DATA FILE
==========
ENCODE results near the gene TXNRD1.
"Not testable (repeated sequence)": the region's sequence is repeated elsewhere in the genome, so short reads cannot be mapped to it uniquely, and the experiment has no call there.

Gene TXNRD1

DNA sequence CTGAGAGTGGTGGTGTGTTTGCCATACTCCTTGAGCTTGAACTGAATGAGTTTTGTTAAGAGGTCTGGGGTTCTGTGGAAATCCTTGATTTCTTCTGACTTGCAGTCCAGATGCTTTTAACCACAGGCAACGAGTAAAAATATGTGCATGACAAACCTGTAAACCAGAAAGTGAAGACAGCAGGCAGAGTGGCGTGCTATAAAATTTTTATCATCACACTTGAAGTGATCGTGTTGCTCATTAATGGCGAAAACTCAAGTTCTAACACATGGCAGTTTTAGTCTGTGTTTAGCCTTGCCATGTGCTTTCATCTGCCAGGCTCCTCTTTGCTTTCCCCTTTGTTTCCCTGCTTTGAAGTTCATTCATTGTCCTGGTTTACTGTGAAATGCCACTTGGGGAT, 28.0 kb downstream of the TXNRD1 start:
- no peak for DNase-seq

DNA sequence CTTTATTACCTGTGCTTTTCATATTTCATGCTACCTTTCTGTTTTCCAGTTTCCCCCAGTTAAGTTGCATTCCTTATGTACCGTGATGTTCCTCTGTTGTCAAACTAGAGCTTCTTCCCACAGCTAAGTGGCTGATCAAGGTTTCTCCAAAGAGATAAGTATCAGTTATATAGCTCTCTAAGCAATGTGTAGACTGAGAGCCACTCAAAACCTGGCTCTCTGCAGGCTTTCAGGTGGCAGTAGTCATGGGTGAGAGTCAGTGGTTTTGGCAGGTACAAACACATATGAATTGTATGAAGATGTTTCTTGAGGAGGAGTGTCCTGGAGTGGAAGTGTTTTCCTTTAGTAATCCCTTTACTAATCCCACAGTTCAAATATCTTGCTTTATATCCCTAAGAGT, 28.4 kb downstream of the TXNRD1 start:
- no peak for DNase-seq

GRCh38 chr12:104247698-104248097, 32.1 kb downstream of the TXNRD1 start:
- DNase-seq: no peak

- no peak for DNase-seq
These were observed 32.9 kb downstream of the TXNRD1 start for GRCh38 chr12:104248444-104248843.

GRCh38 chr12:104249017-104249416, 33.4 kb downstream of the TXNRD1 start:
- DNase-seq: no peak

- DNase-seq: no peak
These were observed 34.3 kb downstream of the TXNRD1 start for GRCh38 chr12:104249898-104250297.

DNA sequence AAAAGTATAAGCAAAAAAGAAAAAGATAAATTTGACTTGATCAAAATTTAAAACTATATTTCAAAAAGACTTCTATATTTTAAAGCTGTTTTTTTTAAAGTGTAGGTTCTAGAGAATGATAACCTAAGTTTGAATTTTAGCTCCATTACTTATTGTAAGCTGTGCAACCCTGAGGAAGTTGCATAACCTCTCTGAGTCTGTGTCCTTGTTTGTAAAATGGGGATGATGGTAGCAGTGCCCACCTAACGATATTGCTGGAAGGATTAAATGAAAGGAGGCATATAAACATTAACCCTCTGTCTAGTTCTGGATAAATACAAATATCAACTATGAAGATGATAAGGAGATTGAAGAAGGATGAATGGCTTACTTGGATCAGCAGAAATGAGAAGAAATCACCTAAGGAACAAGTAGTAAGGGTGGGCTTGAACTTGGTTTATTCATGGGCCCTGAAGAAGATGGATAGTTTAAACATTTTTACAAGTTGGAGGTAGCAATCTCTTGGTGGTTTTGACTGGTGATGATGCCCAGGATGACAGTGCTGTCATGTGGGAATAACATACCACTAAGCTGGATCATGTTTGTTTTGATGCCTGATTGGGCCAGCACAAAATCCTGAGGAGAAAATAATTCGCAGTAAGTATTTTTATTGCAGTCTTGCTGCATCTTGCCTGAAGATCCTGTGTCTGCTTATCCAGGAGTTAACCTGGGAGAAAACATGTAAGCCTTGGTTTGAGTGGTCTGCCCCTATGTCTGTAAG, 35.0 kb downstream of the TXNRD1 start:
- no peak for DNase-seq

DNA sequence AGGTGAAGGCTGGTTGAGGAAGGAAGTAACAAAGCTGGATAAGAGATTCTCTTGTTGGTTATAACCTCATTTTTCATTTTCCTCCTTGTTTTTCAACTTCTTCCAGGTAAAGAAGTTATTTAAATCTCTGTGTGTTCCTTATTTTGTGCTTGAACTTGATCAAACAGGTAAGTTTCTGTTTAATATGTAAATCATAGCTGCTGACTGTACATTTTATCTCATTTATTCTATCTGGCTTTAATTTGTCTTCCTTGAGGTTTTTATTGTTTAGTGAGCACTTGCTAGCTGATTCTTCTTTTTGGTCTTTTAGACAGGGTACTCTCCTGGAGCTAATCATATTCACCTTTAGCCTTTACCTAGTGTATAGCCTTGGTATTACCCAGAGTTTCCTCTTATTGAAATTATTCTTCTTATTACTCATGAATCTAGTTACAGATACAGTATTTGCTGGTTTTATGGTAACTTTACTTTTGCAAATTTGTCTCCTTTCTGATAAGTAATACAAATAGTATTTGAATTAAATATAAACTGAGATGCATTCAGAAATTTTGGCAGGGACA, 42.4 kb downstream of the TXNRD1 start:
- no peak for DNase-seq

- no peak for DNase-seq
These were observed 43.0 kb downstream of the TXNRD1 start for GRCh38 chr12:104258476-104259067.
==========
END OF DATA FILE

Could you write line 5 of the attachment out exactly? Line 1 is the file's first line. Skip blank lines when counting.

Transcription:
- no peak for DNase-seq